On Tue, Aug 15, 2023 at 2:44 PM <john.dawson@camlingroup.com> wrote:
> From my point of view, such function is a bit of a corner-case to be added to numpy. And it doesn’t justify it’s naming anymore. It is not one operation anymore. It is a cumsum and prepending 0. And it is very difficult to argue why prepending 0 to cumsum is a part of cumsum.

That is backwards. Consider the array [x0, x1, x2].

The sum of the first 0 elements is 0.
The sum of the first 1 elements is x0.
The sum of the first 2 elements is x0+x1.
The sum of the first 3 elements is x0+x1+x2.

Hence, the array of partial sums is [0, x0, x0+x1, x0+x1+x2].

Thus, the operation [x0, x1, x2] -> [0, x0, x0+x1, x0+x1+x2] is a natural and primitive one.

You are describing ndarray.sum() behavior here inside an array as intermediate results; sum is an aggregator that produces single item from a list of items. Then you can argue about missing items behavior and the values you have provided are exactly the values the accumulator would get. However, cumsum, cumprod, diff etc. are "array functions". In other words they provide fast vectorized access to otherwise laborious for loops. You have to consider the equivalent for loops working on the array *data*, not the ideal math framework over the number field. You don't start with the array element that is before the first element for an array function hence no elements -> 0 is only applicable to sum but not to the array function. Or at least that would be my argument.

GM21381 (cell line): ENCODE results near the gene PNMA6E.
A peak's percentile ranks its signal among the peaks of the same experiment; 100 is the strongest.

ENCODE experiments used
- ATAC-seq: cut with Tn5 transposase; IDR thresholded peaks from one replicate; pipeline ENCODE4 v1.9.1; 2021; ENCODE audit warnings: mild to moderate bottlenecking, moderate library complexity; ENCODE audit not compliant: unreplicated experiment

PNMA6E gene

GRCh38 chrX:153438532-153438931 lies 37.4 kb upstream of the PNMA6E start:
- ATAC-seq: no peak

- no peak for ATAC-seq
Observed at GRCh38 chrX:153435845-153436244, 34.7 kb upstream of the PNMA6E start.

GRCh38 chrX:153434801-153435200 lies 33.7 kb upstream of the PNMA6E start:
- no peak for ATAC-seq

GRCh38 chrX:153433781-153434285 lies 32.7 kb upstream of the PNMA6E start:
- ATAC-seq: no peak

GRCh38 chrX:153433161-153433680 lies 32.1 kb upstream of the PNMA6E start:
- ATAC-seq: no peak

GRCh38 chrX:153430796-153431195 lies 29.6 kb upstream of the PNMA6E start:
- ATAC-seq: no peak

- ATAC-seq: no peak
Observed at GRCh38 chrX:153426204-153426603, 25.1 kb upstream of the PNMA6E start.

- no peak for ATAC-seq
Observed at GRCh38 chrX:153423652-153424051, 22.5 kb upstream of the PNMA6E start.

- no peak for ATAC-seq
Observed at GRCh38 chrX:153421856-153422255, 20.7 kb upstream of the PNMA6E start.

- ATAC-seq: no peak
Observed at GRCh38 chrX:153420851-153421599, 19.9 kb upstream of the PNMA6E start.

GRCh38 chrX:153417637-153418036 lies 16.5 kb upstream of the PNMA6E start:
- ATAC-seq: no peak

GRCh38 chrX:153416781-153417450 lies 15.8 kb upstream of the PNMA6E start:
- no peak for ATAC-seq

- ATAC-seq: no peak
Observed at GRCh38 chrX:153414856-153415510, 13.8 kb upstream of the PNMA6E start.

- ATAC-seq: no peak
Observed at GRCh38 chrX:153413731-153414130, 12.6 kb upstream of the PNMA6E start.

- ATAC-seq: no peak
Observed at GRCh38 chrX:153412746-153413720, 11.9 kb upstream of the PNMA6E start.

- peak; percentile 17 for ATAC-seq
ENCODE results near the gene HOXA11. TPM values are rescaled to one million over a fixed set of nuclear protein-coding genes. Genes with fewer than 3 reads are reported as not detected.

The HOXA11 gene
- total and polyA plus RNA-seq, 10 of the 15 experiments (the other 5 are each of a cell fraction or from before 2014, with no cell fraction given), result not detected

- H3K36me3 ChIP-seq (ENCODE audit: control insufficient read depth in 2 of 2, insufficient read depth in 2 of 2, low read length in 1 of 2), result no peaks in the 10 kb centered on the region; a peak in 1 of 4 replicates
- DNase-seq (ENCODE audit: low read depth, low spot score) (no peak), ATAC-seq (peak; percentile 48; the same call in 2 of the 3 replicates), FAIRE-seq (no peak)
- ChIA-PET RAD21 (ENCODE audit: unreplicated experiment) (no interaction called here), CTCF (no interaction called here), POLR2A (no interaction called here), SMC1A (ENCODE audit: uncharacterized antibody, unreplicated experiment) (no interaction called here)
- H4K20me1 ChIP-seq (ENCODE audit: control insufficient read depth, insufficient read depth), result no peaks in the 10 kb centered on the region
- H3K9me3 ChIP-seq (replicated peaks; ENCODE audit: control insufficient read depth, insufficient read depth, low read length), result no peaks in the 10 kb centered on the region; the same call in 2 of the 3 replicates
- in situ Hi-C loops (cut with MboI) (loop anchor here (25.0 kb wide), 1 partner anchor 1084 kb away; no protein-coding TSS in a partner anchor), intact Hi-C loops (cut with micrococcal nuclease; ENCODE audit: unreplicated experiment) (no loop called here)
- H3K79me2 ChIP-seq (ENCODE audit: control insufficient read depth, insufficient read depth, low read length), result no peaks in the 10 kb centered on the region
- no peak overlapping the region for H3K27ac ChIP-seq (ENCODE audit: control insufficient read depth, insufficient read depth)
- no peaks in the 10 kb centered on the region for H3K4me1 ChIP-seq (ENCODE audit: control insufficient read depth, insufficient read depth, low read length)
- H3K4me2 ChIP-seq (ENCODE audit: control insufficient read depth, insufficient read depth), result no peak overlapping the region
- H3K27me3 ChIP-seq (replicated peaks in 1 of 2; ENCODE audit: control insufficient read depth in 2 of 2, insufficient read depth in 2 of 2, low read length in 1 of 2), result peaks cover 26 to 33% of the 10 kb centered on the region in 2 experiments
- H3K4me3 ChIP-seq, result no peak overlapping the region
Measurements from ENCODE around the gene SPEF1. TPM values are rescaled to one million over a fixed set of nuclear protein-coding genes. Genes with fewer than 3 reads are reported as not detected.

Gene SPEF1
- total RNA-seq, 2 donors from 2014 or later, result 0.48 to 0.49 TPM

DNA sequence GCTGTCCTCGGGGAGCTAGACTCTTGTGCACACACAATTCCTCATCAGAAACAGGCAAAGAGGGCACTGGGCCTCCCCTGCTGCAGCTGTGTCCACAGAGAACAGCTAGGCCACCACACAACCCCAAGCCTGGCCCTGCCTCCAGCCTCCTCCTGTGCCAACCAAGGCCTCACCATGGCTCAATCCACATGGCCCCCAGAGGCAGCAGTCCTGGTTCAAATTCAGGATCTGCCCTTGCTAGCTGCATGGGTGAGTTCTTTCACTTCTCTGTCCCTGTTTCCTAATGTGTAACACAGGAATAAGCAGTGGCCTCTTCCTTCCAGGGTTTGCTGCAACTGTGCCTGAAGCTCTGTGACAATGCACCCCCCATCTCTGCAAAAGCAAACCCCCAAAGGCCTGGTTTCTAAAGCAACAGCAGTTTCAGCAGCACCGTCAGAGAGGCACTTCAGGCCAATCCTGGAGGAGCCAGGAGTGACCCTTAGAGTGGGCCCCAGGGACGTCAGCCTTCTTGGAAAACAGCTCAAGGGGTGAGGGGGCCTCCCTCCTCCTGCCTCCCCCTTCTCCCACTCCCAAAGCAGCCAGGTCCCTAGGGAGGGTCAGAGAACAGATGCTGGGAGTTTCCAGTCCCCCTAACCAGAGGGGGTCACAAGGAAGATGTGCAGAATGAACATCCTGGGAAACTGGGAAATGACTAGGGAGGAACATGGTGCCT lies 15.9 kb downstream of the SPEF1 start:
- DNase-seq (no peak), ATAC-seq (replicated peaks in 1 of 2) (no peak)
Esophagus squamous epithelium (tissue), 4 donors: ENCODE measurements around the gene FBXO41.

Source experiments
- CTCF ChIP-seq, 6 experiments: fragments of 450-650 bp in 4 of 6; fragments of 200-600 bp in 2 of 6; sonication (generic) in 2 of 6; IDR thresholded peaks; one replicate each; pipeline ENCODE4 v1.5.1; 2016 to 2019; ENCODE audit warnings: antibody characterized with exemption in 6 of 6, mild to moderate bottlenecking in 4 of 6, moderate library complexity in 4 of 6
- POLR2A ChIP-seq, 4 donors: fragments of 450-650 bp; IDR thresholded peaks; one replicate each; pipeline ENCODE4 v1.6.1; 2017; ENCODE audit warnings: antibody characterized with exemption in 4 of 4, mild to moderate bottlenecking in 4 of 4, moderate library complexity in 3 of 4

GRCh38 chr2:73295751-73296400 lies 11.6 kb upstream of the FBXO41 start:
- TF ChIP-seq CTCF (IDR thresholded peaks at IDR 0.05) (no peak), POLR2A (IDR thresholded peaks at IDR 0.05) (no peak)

If you have no element meaning 0 elements the cumulative sum is not 0, it is the empty array. Because there is no array to cumulatively "sum" (remember we are working on the array to generate another array, not aggregating). You can argue what empty set translates to under summation etc. but I don't think it applies here. But that's my opinion. I'm not sure why folks wanted to have this at all. It is the same as asking whether this code

for k in range(0):
...some code ...

should at least spin once (fortran-ish behavior). I don't know why it should. But then again, it becomes a bikeshedding with some conflicting idealistic mathy axioms thrown at each other.

NumPy cumsum returns empty array for empty array (I think all software does this including matlab). ndarray.sum() however returns scalar 0 (and I think most software does this too), because that's pretty much a no-op over the initialization value and aggregated, in the example above

x=0
for k in range(0):
x += 1
return x # returns 0

I think all these point to the missing convenient functionality that extends arrays. In matlab "[0 arr 10]" nicely extends the array to a new one but in NumPy you need to punch quite some code and some courage to remember whether it is hstack or vstack or concat or block as the correct naming which decreases the "code morale". So if people want to quickly extend arrays they either have to change the code for their needs or create larger arrays which is pretty much #6044. So I think this is a feature request of "prepend", "append" in a convenient fashion not to ufuncs but to ndarray. Because concatenation is just pain in NumPy and ubiquitous operation all around. Hence probably we should get a decision on that instead of discussing each case separately.